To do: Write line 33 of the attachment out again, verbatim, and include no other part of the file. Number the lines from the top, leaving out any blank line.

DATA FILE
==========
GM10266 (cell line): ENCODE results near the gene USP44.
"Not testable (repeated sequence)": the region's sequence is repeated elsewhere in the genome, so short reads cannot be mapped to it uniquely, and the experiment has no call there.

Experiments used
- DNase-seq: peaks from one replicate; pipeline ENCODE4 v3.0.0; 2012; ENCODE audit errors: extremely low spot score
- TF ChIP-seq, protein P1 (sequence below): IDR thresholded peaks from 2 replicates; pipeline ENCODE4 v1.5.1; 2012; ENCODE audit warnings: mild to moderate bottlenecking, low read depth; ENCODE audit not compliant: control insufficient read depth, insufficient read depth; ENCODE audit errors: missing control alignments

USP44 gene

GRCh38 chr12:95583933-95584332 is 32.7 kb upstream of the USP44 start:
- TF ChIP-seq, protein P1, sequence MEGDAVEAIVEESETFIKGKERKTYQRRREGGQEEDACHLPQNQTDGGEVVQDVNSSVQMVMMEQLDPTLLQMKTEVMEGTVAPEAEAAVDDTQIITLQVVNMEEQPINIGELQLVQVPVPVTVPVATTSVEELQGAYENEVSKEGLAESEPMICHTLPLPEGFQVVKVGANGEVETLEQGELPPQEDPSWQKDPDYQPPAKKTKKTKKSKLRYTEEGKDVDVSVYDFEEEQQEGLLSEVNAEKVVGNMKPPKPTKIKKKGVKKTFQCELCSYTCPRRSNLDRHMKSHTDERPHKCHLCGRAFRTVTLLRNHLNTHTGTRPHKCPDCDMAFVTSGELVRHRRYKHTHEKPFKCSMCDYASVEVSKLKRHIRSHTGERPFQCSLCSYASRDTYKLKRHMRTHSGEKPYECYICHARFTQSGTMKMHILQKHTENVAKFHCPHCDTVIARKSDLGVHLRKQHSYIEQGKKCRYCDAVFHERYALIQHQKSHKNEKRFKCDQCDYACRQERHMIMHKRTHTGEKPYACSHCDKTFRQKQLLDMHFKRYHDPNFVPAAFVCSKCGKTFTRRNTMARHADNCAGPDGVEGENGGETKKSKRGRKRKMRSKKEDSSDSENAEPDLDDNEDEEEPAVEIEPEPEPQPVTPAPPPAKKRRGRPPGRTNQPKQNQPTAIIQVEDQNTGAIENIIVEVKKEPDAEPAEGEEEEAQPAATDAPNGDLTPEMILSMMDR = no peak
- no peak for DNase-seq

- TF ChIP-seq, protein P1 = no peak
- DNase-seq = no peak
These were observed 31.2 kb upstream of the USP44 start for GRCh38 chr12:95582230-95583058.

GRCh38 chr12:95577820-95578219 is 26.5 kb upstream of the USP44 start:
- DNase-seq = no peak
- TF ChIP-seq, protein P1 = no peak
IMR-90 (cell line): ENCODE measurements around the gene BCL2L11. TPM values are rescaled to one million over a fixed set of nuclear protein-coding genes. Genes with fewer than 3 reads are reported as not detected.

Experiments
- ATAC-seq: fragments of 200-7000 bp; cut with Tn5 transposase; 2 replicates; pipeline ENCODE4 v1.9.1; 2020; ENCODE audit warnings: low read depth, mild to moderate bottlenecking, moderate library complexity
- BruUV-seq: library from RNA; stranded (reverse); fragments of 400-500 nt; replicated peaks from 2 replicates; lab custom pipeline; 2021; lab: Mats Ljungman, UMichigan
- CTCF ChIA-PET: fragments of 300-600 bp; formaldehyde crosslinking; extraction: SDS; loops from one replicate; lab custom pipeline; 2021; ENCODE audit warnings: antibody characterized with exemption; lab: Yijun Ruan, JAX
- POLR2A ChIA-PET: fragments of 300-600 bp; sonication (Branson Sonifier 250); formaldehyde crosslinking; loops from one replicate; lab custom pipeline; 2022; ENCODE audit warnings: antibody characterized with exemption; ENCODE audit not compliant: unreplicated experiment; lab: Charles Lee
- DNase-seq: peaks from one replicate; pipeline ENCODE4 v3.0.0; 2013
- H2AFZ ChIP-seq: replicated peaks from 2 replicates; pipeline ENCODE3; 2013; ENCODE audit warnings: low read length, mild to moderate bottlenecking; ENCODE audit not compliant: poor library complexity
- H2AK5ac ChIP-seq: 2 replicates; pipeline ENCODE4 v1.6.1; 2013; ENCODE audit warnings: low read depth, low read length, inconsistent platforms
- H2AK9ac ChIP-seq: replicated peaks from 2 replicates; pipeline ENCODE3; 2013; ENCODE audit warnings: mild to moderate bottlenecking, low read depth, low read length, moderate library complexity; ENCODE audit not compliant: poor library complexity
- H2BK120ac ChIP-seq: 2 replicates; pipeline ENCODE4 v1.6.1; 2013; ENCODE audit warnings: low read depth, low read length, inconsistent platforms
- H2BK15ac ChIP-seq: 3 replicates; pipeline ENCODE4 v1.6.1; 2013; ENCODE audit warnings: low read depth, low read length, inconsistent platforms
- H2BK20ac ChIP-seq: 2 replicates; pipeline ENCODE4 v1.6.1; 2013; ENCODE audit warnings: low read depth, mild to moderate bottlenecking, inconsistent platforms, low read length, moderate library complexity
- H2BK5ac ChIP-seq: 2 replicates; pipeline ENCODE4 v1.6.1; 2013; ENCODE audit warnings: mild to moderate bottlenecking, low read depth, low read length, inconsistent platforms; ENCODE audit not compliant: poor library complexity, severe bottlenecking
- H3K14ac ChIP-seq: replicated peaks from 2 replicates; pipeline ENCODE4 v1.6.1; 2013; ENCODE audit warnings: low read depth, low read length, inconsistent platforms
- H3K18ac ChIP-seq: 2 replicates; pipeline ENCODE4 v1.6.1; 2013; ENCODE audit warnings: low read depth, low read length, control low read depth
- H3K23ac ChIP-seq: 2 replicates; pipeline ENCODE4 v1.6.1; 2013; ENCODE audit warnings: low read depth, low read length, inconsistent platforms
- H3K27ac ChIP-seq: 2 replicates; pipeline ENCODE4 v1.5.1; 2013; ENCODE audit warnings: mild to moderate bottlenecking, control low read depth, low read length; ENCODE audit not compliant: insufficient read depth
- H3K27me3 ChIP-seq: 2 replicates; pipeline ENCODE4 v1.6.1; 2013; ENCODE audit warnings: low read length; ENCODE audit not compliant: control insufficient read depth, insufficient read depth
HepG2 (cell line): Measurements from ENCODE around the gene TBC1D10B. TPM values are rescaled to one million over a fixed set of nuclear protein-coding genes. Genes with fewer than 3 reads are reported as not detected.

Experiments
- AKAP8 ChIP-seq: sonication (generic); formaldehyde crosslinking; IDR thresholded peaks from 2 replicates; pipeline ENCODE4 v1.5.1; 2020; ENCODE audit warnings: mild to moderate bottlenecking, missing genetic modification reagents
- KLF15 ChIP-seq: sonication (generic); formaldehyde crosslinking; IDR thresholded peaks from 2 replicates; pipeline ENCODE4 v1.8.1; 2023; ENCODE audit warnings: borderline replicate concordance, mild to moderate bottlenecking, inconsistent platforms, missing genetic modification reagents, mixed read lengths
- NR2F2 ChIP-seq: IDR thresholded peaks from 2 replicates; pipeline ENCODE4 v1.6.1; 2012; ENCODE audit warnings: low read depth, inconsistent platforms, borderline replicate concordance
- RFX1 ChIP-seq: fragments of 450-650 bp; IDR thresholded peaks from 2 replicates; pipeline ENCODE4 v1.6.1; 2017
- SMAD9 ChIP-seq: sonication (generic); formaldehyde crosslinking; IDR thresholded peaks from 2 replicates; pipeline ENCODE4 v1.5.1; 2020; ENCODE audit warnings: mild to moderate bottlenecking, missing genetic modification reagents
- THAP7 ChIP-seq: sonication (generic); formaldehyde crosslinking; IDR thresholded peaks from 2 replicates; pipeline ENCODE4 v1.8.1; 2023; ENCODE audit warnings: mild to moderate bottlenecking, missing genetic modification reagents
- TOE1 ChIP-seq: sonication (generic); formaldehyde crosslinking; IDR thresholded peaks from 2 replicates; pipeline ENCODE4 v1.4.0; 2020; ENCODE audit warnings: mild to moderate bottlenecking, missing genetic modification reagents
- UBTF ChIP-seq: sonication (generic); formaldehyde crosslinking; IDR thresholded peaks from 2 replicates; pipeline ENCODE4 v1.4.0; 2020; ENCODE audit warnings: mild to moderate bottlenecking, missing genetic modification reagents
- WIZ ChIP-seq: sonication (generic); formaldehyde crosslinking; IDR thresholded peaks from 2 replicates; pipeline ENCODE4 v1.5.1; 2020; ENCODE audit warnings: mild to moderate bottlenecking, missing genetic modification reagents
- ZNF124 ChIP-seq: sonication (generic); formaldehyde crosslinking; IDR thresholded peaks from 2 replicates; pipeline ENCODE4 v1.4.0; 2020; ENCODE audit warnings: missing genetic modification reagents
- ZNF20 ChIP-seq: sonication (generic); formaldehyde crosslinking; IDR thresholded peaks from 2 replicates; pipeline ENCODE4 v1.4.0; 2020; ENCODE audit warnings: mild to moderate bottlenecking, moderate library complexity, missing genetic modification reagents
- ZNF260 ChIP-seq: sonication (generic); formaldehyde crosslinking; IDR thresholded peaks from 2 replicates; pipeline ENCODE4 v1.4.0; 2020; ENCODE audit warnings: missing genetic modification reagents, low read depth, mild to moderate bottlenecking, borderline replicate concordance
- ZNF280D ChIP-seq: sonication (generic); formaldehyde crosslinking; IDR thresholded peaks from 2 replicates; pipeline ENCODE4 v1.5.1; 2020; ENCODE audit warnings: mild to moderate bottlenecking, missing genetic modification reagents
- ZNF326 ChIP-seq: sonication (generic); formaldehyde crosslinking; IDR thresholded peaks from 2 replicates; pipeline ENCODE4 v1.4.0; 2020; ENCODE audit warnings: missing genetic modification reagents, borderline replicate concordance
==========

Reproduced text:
- H3K27ac ChIP-seq: 2 replicates; pipeline ENCODE4 v1.5.1; 2013; ENCODE audit warnings: mild to moderate bottlenecking, control low read depth, low read length; ENCODE audit not compliant: insufficient read depth